Horror/music set up in the Jack Aldrich Theater, which used to be where we'd see the dance-and-magic show.
I forget the storyline at work; I think it was about an obsessed artist trying to make contact with his dead fiancee. (If it wasn't, the storyline was something about as good as that.)
Cedar Downs, the racing carousel that's always good for brilliant light-and-darkness pictures like this.
The station for Gemini, the racing roller coaster advertised at its 1978 opening as the tallest, fastest, and steepest roller coaster in the world. Wikipedia says each of these claims was false, but the other pages linked to make a hash of that. Like, the Gemini page says Busch Gardens Williamsburg's Loch Ness Monster was taller, but the Loch Ness Monster page says it was never the tallest roller coaster in the world, but doesn't say what it thinks was. It's a bit of a mess. (If I'm reconstructing this right, Montezooma's Revenge at Knotts Berry Farm was the tallest roller coaster in 1978.)
For not much reason we poked around one of the General Stores in Frontier Town and found this fox plush wearing a raccoon hat. (I think we put the [ fake ] raccoon cap on it.)
What interested us about the General Store is that this souvenir shop had antique packages all over the back shelves. None things that we recognized from the Town Hall Museum, and probably not all dating to any particular era, never mind whenever the Frontier Town is supposed to be set. But it's neat seeing this old stuff.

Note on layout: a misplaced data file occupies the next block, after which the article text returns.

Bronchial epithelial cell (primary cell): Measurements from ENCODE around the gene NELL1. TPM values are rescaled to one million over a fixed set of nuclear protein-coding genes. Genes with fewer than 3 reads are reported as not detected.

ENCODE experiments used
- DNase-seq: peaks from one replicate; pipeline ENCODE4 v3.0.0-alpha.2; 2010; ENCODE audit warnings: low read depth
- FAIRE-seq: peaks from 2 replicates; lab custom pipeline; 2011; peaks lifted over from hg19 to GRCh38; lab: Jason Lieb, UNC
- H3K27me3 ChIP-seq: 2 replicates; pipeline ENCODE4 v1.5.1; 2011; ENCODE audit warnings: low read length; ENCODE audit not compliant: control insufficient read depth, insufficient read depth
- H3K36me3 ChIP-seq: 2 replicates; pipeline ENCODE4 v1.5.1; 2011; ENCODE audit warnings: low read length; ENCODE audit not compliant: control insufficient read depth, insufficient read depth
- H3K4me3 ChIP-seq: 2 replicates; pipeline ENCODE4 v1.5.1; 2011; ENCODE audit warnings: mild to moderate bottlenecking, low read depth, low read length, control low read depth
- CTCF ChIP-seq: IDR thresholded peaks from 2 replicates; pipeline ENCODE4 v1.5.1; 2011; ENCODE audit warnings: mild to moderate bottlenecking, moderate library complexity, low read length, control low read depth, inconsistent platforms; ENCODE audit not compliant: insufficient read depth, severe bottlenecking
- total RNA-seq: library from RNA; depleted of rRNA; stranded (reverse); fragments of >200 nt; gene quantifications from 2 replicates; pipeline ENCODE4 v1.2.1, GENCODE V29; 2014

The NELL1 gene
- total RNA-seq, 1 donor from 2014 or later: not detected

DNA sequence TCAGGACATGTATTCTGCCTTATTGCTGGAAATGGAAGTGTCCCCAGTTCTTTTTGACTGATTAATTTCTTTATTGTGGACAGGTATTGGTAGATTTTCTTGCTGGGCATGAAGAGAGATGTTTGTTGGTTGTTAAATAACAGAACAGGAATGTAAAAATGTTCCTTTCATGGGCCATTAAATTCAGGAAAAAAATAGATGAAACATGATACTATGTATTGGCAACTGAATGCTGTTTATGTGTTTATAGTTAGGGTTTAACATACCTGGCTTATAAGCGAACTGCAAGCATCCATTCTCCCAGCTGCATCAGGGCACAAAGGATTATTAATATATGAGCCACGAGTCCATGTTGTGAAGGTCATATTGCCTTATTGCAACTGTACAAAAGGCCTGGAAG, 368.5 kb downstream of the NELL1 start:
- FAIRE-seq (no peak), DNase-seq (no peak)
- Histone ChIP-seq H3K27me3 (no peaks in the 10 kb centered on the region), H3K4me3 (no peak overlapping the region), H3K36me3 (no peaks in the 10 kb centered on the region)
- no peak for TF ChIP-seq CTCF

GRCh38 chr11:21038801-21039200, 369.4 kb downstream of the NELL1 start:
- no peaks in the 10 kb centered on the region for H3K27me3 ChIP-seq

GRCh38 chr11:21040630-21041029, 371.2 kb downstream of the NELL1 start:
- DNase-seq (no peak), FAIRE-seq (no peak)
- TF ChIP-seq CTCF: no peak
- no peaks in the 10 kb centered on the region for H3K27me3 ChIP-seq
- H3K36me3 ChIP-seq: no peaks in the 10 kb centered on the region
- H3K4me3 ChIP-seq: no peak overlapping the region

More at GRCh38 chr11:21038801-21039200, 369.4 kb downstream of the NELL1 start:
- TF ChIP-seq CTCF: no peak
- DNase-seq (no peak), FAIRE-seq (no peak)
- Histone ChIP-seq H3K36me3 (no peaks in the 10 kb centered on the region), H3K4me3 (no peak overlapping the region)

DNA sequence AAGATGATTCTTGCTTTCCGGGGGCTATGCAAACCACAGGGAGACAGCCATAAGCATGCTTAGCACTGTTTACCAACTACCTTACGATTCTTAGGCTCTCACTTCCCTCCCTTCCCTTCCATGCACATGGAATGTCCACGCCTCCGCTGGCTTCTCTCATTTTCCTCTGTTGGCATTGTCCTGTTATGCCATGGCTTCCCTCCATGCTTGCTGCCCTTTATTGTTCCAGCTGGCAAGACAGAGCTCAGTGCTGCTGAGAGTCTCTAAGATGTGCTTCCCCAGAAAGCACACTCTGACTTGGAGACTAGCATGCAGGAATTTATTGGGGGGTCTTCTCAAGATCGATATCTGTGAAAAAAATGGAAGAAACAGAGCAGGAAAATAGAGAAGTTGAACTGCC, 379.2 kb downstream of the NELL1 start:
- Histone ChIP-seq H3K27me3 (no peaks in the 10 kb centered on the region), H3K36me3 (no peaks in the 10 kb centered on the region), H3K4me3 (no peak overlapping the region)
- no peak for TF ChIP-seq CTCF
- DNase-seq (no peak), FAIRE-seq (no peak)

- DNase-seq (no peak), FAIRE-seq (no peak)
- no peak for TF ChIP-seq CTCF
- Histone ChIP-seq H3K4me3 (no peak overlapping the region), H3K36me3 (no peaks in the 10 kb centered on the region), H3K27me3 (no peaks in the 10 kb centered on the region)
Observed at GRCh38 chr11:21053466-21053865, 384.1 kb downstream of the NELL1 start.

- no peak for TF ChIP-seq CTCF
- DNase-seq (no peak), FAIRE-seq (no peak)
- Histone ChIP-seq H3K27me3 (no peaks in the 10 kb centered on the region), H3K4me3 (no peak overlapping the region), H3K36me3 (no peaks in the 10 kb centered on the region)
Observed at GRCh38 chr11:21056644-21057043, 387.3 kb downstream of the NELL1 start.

Pure spices, baking powder, budget macaroni, and a lot of carraway seeds and curry powder on offer. (Also, you forget that curry powder has been part of American cooking since the 18th century.)
More old-fashioned products: Brillo pads and shoe cleaner and pen tips and lots of soaps.
Cremo cigars: ``The band identifies it the world over''. They had a more basic idea of branding back then.
Not part of the General Store props. These are posters put around Maverick's station, now, to build up the Frontier Town Cinematic Universe. Notice the Watkins Emu Eggs thing; part of the setting is that Watkins figured there was no reason the Old West couldn't support emu farming. It's a zany element but I do find believable that someone would try farming emu in Old West Town.
And finally turning in for the night! Here's one of the carousel horses in the Breakers lobby, which for Halloweekends is a skeleton riding a decayed horse.
We have never seen in person the lobby without the Halloween haunted horses. We were figuring this would be the summer we'd just go in and look around.
Trivia: At the 6 December 1989 closing of the Leaning Tower of Pisa its tilt was growing at approximately one millimeter per year. Source: Tilt: A Skewed History of the Tower of Pisa, Nicholas Shrady.
Currently Reading: Fade In: From Idea to Final Draft: The Writing of Star Trek: Insurrection, Michael Piller. An ultimately self-published book which may explain why the title has fourteen colons in it.